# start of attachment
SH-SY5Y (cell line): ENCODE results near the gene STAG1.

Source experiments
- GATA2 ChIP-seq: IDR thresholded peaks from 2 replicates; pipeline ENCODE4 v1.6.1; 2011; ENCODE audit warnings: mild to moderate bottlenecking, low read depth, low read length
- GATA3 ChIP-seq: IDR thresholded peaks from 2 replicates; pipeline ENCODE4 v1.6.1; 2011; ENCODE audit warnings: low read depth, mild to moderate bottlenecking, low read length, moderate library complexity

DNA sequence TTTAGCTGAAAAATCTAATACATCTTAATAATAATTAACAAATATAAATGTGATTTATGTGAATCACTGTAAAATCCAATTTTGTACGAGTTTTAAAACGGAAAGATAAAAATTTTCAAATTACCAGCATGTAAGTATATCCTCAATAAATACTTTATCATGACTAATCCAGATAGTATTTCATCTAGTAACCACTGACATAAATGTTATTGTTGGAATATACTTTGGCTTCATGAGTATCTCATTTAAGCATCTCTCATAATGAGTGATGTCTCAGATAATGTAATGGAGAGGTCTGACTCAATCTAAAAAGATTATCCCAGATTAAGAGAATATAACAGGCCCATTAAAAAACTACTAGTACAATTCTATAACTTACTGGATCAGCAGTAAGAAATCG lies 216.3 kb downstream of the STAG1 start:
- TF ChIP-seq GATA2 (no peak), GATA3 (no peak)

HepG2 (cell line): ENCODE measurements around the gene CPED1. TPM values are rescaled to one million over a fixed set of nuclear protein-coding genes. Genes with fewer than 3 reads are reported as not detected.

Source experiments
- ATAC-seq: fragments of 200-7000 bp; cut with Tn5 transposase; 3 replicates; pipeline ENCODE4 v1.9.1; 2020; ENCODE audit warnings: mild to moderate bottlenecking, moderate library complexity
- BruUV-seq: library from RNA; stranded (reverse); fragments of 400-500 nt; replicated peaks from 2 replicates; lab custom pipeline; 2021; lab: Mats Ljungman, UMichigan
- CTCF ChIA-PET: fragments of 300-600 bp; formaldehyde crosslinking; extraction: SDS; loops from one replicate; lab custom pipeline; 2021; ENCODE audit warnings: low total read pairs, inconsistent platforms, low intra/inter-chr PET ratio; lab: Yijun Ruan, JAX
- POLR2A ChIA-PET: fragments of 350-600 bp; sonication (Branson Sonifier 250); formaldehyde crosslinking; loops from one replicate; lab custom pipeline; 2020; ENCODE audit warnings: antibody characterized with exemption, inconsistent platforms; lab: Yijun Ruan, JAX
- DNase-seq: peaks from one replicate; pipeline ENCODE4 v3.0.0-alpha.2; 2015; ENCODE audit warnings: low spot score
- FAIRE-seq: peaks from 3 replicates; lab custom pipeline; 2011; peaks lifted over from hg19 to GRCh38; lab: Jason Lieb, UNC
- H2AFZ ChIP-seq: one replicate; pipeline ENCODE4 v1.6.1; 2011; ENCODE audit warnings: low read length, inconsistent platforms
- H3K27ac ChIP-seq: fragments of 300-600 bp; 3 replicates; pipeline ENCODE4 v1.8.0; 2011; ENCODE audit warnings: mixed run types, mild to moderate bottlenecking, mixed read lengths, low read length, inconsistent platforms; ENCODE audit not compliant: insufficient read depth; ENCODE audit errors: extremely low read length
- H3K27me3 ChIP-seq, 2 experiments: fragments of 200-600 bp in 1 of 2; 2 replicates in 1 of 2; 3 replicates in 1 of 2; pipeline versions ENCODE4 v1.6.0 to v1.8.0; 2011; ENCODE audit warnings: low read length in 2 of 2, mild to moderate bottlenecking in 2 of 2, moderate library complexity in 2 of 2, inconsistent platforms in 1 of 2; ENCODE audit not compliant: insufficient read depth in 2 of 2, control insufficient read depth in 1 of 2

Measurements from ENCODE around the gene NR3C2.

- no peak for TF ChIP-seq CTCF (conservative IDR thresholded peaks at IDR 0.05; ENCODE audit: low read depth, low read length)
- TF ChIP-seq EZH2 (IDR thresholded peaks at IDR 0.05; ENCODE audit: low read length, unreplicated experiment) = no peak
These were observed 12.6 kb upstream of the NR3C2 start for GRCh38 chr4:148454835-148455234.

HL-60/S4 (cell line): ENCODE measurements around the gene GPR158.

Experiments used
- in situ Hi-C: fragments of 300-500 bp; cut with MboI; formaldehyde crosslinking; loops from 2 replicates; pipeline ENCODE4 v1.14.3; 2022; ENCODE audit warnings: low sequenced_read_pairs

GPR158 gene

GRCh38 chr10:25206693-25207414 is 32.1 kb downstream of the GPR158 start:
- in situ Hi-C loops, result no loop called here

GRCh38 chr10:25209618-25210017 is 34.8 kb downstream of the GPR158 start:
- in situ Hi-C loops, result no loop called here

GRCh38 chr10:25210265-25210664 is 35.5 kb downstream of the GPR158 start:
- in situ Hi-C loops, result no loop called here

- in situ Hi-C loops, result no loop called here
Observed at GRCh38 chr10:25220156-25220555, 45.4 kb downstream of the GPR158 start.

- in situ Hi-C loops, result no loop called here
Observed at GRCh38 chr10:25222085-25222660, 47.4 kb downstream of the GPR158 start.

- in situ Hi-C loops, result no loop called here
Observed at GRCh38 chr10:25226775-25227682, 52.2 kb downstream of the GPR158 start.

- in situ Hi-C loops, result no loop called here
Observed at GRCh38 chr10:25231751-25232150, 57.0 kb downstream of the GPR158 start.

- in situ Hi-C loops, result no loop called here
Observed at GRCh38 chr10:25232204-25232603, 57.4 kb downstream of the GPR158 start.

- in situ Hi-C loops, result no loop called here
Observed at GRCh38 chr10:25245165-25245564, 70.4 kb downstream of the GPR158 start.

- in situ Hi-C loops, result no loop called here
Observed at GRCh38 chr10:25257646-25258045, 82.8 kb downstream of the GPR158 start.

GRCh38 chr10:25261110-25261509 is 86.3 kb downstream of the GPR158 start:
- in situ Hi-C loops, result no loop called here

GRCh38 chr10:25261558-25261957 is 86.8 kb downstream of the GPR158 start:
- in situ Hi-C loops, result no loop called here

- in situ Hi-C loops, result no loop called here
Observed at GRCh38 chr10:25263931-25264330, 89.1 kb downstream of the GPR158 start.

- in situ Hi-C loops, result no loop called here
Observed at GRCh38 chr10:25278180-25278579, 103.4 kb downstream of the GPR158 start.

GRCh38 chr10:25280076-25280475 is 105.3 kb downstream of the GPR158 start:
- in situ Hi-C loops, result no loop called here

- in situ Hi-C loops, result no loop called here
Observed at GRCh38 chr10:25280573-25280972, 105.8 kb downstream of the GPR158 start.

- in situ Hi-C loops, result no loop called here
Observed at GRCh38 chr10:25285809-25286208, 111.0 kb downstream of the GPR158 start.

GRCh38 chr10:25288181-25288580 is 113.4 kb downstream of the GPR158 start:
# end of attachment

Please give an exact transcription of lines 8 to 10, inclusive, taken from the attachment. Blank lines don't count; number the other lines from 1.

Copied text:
Source experiments
- ATAC-seq: fragments of 200-7000 bp; cut with Tn5 transposase; 3 replicates; pipeline ENCODE4 v1.9.1; 2020; ENCODE audit warnings: mild to moderate bottlenecking, moderate library complexity
- BruUV-seq: library from RNA; stranded (reverse); fragments of 400-500 nt; replicated peaks from 2 replicates; lab custom pipeline; 2021; lab: Mats Ljungman, UMichigan